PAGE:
Interesting question isn't it? It is a common experience for most all of us and yet, very few ever give it much thought.
Many stores have electronic monitors at their doors watching for shoplifters and reminding the absent minded to pay.
But some retailers go further, putting a person between you and the exit.
Costco is famous for this. Company policy is to check everyone's receipt when leaving the store. Wal-Mart is known for greeting nearly everyone going into the store, and it also greets a few going out, by asking to see receipts. Over at Best Buy, there are receipt checks, too.
Most consumers we spoke with accept and even support receipt checks.
"They checked your receipt, does that bother you?" asked 7 On Your Side's Michael Finney.
"No not at all," said a customer.
"No it doesn't," said another customer.
"I paid for it, so it isn't a problem for me," said another customer.
We've even had consumers tell us they were saved money because of a receipt check policy.
"A couple of times they checked my receipt and they found I was overcharged, so I went back and got money back, said another customer.
"Really?" said 7 On Your Side's Michael Finney.
"Yeah, yeah," said the customer.
But not everyone is thrilled. Why?
"Because at that point the stuff is mine. It is isn't it?" said another customer.
"Absolutely it is," said Finney.
"They are looking in my bag at my stuff," said the customer.
And he is not alone. Consumer Action's Joe Ridout has heard similar complaints.
"It is very understandable that some people feel very insulted to be treated like a potential criminal after they have potentially been loyal shoppers at the store for many years," said Ridout.
So fine with it or not, here's the question: can the stores do that?
"They can certainly ask your permission to see the receipt in the bag, but that is all they are doing; asking your permission," said Golden Gate University Professor Rachel Van Cleave.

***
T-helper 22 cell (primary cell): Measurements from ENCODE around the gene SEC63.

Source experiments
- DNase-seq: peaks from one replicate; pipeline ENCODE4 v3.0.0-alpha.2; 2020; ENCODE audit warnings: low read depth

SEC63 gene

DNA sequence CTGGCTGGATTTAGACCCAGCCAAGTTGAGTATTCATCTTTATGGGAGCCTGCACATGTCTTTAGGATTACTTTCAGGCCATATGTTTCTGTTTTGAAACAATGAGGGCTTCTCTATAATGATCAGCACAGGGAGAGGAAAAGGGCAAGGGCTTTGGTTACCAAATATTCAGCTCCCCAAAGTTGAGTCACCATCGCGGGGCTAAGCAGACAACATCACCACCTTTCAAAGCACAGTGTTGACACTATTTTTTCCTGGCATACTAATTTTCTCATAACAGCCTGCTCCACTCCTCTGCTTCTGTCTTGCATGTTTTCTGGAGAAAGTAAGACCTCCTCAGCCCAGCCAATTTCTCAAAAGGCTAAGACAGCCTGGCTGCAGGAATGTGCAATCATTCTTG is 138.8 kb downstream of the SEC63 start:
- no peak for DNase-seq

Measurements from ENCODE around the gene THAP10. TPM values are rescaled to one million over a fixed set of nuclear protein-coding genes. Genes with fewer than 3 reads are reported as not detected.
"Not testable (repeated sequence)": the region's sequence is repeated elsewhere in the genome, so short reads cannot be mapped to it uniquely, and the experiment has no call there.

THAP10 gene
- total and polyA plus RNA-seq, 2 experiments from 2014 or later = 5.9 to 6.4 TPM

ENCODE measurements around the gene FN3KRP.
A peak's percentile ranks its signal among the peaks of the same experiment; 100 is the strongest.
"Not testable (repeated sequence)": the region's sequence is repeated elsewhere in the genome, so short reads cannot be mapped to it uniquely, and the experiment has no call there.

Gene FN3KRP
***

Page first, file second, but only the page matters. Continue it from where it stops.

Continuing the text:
"So you can say 'no',?" asked Finney.
"Yes," said Van Cleave.
Stores do have a right you don't have it is called the "shopkeeper privilege." It goes back hundreds of years to English common law. If a shopkeeper has reason to believe you stole something, he has the right to detain you until the authorities get there. But here's the rub: They have to suspect you not everyone who walks into their store.
We asked the stores about their receipt check policies.
Costco says the receipt check does work to reduce loss, while protecting both the store and customer. Wal-Mart told me it focuses its checks only on items not in a bag, a TV for instance and on items that set off the electronic alarm. Best Buy says its policy is to randomly check receipts and at times focus on particular items.
"I think a lot of shoppers don't notice it, but deep-down they feel it," said Consumer psychologist Kit Yarrow.
Yarrow says even if the receipt check is widely applied, stores could be driving a wedge between them and their customers.
"It doesn't matter if you do it to everyone. Each individual is having it done to them and it doesn't feel good. It feels like you are a suspect," said Yarrow.
The warehouse clubs have it in their membership contracts that they can check. So if they ask and you want to be a member you have to comply. We asked Wal-Mart what it has trained its workers to do if you refuse and was told, they let you walk on by.